Some people have expressed concerns about vaccine safety. The fact is vaccines save lives and protect against the spread of disease. If you decide not to immunize, you’re not only putting your child at risk to catch a disease that is dangerous or deadly but also putting others in contact with your child at risk (see Protection for Everyone). Getting vaccinated is much better than getting the disease.
Indeed, some of the most devastating diseases that affect children have been greatly reduced or eradicated completely thanks to vaccination. Today we protect children and teens from 16 diseases that can have a terrible effect on their young victims if left unvaccinated.
Your pediatrician knows that you care about your child’s health and safety. That’s why you need to get all the scientific facts from a medical professional you can trust before making any decisions based on stories you may have seen or heard on TV, the Internet, or from other parents. Your pediatrician cares about your child too and wants you to know that…
- Vaccines work. They have kept children healthy and have saved millions of lives for more than 50 years. Most childhood vaccines are 90% to 99% effective in preventing disease. And if a vaccinated child does get the disease, the symptoms are usually less serious than in a child who hasn’t been vaccinated. There may be mild side effects, like swelling where the shot was given, but they do not last long. And it is rare for side effects to be serious.
- Vaccines are safe. All vaccines must be tested by the Food and Drug Administration (FDA). The FDA will not let a vaccine be given unless it has been proven to be safe and to work well in children. The data get reviewed again by the Centers for Disease Control and Prevention (CDC), the American Academy of Pediatrics, and the American Academy of Family Physicians before a vaccine is officially recommended to be given to children. Also, the FDA monitors where and how vaccines are made. The places where vaccines are made must be licensed. They are regularly inspected and each vaccine lot is safety-tested.
- Vaccines are necessary. Your pediatrician believes that your children should receive all recommended childhood vaccines. In the United States vaccines have protected children and continue to protect children from many diseases. However, in many parts of the world many vaccine-preventable diseases are still common. Since diseases may be brought into the United States by Americans who travel abroad or from people visiting areas with current disease outbreaks, it's important that your children are vaccinated.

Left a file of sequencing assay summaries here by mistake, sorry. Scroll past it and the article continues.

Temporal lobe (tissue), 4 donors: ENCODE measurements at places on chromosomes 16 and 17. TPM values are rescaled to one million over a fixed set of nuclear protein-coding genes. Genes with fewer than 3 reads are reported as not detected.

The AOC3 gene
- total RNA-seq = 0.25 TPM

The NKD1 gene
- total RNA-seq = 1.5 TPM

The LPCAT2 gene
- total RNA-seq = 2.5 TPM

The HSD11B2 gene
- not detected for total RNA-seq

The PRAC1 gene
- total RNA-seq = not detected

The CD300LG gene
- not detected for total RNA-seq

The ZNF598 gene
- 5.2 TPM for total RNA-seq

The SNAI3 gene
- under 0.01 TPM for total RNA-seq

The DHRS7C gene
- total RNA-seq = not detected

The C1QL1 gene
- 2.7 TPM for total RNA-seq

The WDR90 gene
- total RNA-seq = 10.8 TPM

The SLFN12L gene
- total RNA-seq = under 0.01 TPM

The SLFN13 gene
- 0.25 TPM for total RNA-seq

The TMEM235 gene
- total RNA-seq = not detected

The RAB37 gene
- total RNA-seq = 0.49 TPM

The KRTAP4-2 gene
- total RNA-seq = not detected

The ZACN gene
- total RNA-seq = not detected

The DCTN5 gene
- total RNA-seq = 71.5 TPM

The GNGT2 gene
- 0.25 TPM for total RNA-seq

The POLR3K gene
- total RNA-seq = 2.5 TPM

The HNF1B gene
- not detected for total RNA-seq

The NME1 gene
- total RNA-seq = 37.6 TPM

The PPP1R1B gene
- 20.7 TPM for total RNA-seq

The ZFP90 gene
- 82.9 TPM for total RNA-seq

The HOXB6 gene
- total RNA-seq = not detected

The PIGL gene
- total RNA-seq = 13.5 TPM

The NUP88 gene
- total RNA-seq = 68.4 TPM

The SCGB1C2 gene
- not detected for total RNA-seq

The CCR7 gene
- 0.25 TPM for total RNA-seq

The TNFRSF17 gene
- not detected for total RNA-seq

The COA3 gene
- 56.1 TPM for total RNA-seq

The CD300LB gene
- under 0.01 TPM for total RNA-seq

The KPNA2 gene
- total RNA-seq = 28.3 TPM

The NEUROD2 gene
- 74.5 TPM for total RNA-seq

- Vaccines are studied. To make sure the vaccine continues to be safe, the FDA and the CDC created the Vaccine Adverse Event Reporting System (VAERS). All doctors must report serious side effects of vaccines to VAERS so they can be studied. Parents can also file reports with VAERS. For more information about VAERS, visit www.vaers.hhs.gov or call the toll-free VAERS information line at 800/822-7967.
Just as important as the initial vaccinations are the booster shots. These are designed to continue immunity by building on the previous vaccines’ effectiveness. Unfortunately, some parents forget or skip the boosters, which undercut the effectiveness of a very important concept in vaccination: herd immunity. Herd immunity is the benefit everyone receives from a vaccinated population once immunization reaches a critical level. When enough people are vaccinated, everyone—including those who are too young or too sick to be immunized—receives some protection from the spread of diseases. However, relying on herd immunity to keep your child safe is risky. The more parents that follow this way of thinking, the fewer vaccinated children we will have, and the more likely a serious disease will return and infect all of those unvaccinated.
In the rare case that a child has serious side effects to a vaccine, parents can contact the National Vaccine Injury Compensation Program (VICP) at 800/338-2382 or www.hrsa.gov/vaccinecompensation
. This federal program was created to help pay for the care of people who have been harmed.
For more information:
American Academy of Pediatrics
Food and Drug Administration
Centers for Disease Control and Prevention
National Network for Immunization Information
If you have any questions or concerns, feel free to ask your pediatrician.